“You’re not good enough.”
In the same way that I struggle to recommend or even enjoy many animated kid’s movies nowadays, faith-based films (specifically the countless Christian productions flooding my Midwest cineplexes) tend to fall into the same category. Yeah, your kids will cackle at the talking piece of poop in The Emoji Movie. Similarly, if you’re Christian, it’ll be easier to overlook the glaring low production value of films like God’s Not Dead or The Case for Christ and agree with a story that only wants to affirm your beliefs instead of strengthening them through constructive debate or challenge. In both instances, the movies pander to their respective audiences. I don’t think that’s the case with I Can Only Imagine, a redemptive film that’s definitely Christian and ain’t afraid to show it. But just like the earworm of a song that it’s inspired by, the picture transcends religion to share a message that we all should be open to hearing; that forgiveness is as rewarding to receive as it is to bestow.
As the film suggests, a lot of great art is inspired by pain. That eponymous song by MercyMe – the best-selling Christian anthem of all-time and a bona fide crossover mainstream hit – came from the troubled youth of Bart Millard (J. Michael Finley, a reclusive Broadway star destined for the screen). His abusive dad Arthur (Dennis Quaid, who at 60+ has a boyish grin as magnetic as ever) was more monster than man. Mom (Tanya Clarke) left on her own, afraid for her life. Because the film is PG, we don’t see much domestic violence on the actual screen, but we hear it and we feel it through the fear and fervor of the performers. Bart grows up, falls in love with Shannon (Taegen Burns as a child and Madeline Carroll as a young woman), and tries to connect to his burn-out Dad’s glory days as a local football hero by shedding blood and tears on the field (even the film knows how ridiculous it is to pawn Finley off as a high-schooler, with his friend saying, “that beard makes you look 35!”) Fate has other plans in store for Bart, though. This quiet guy is about to be forced to speak up, to chase a dream while outrunning demons, and to ultimately share his gift with the entire world.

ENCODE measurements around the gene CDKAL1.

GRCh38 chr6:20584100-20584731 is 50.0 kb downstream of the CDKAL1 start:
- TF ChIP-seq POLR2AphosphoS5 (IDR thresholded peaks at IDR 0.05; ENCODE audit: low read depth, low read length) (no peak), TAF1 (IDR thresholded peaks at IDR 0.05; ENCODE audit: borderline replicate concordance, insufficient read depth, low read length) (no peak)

Most of the movie feels slightly off to start. The young kids desperately try really hard to play their characters but it’s a bit stagnant and all too unbelievable. I’d compare it to an unsteady The Voice audition where the contestant begins a bit shaky and nervous and nevertheless builds to a dynamic, pitch-perfect high note. Likewise, I Can Only Imagine has a humble beginning and a powerful ending. What launches it towards the top-tier and the upper echelon of this niche genre are better directorial eyes and stronger performances. Brothers Andrew and Jon Erwin know how to make a film, and here they’ve made one which caters to their core Evangelical viewership whilst inspiring hope in anybody looking for strength. They’ll only get better from here on out as real filmmakers; during the movie’s most integral scene, they constantly swirl and hurl the camera around as a physically suggestive way of moving us even though the story has already accomplished this feat. What should be dazzling comes off as dizzying, yet somehow no less emotionally enveloping. The Erwins might not have the best shot choices or develop characters in a way that feels authentic, but what’s most important is that they use a story to tackle universal themes with a PeeWee coach’s instructional form: head up, feet still churning, arms wrapped all the way to the ground. I Can Only Imagine isn’t a great film by any stretch of the imagination…and yet here I am, hours later, inspired by its empathy and its dogged pursuit of purpose.
Much like last year’s The Glass Castle – a more open and worldly approach to the very same material, making sense of an agitated father-child relationship with a cosmic, scientific outlook – the livelihood of I Can Only Imagine lies in the hands of your chosen higher power’s healing, saving grace. Some of you might be like me, a renegade Catholic who still happens to believe in something beyond our tiny corner of the universe. Maybe you go to every Sunday service out of obligation or routine. Perhaps you’re on the precipice of conversion. You could even be of a different religious practice altogether. What makes I Can Only Imagine such an uplifting film is that it uses a specific platform to sing the praises of secular truths such as the rectitude of forgiveness, the earned security from hard work, and the guiding light of ambivalent hope in a way that we can all sing in our own variations, eventually joining in unison to belt out the line we all know so well. “I Can Only Imagine…”
“You have a gift.”
Rating: 4 out of 5